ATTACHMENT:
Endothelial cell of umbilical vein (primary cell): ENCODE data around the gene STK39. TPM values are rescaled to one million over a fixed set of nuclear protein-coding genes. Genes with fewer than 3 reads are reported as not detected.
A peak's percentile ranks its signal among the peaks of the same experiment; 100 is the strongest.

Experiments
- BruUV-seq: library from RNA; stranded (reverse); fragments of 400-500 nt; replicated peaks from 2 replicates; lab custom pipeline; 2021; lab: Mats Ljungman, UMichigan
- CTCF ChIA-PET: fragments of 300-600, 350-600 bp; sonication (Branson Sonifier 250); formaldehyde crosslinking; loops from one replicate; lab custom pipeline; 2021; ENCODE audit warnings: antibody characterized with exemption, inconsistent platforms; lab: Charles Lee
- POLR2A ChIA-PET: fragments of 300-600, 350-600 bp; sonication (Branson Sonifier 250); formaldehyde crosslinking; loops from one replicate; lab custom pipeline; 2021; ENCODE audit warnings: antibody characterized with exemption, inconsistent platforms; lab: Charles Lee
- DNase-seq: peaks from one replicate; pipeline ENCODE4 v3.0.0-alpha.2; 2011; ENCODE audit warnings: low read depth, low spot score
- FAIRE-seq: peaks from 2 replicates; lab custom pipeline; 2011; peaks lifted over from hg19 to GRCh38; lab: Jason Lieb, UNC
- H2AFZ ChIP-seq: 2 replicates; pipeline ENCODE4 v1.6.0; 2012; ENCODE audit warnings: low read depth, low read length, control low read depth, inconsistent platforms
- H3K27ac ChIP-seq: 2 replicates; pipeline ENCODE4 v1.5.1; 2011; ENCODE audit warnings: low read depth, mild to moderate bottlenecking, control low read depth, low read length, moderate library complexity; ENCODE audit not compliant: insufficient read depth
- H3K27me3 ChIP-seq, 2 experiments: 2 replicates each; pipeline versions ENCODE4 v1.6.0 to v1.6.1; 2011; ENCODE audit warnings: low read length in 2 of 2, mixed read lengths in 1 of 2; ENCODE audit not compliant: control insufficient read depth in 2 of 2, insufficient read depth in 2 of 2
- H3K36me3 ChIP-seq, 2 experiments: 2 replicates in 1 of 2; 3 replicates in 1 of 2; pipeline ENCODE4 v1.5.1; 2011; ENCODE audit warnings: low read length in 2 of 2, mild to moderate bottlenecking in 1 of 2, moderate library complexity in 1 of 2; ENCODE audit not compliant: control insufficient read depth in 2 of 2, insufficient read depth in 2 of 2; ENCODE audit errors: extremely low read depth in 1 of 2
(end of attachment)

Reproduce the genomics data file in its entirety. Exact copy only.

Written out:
Endothelial cell of umbilical vein (primary cell): ENCODE data around the gene STK39. TPM values are rescaled to one million over a fixed set of nuclear protein-coding genes. Genes with fewer than 3 reads are reported as not detected.
A peak's percentile ranks its signal among the peaks of the same experiment; 100 is the strongest.

Experiments
- BruUV-seq: library from RNA; stranded (reverse); fragments of 400-500 nt; replicated peaks from 2 replicates; lab custom pipeline; 2021; lab: Mats Ljungman, UMichigan
- CTCF ChIA-PET: fragments of 300-600, 350-600 bp; sonication (Branson Sonifier 250); formaldehyde crosslinking; loops from one replicate; lab custom pipeline; 2021; ENCODE audit warnings: antibody characterized with exemption, inconsistent platforms; lab: Charles Lee
- POLR2A ChIA-PET: fragments of 300-600, 350-600 bp; sonication (Branson Sonifier 250); formaldehyde crosslinking; loops from one replicate; lab custom pipeline; 2021; ENCODE audit warnings: antibody characterized with exemption, inconsistent platforms; lab: Charles Lee
- DNase-seq: peaks from one replicate; pipeline ENCODE4 v3.0.0-alpha.2; 2011; ENCODE audit warnings: low read depth, low spot score
- FAIRE-seq: peaks from 2 replicates; lab custom pipeline; 2011; peaks lifted over from hg19 to GRCh38; lab: Jason Lieb, UNC
- H2AFZ ChIP-seq: 2 replicates; pipeline ENCODE4 v1.6.0; 2012; ENCODE audit warnings: low read depth, low read length, control low read depth, inconsistent platforms
- H3K27ac ChIP-seq: 2 replicates; pipeline ENCODE4 v1.5.1; 2011; ENCODE audit warnings: low read depth, mild to moderate bottlenecking, control low read depth, low read length, moderate library complexity; ENCODE audit not compliant: insufficient read depth
- H3K27me3 ChIP-seq, 2 experiments: 2 replicates each; pipeline versions ENCODE4 v1.6.0 to v1.6.1; 2011; ENCODE audit warnings: low read length in 2 of 2, mixed read lengths in 1 of 2; ENCODE audit not compliant: control insufficient read depth in 2 of 2, insufficient read depth in 2 of 2
- H3K36me3 ChIP-seq, 2 experiments: 2 replicates in 1 of 2; 3 replicates in 1 of 2; pipeline ENCODE4 v1.5.1; 2011; ENCODE audit warnings: low read length in 2 of 2, mild to moderate bottlenecking in 1 of 2, moderate library complexity in 1 of 2; ENCODE audit not compliant: control insufficient read depth in 2 of 2, insufficient read depth in 2 of 2; ENCODE audit errors: extremely low read depth in 1 of 2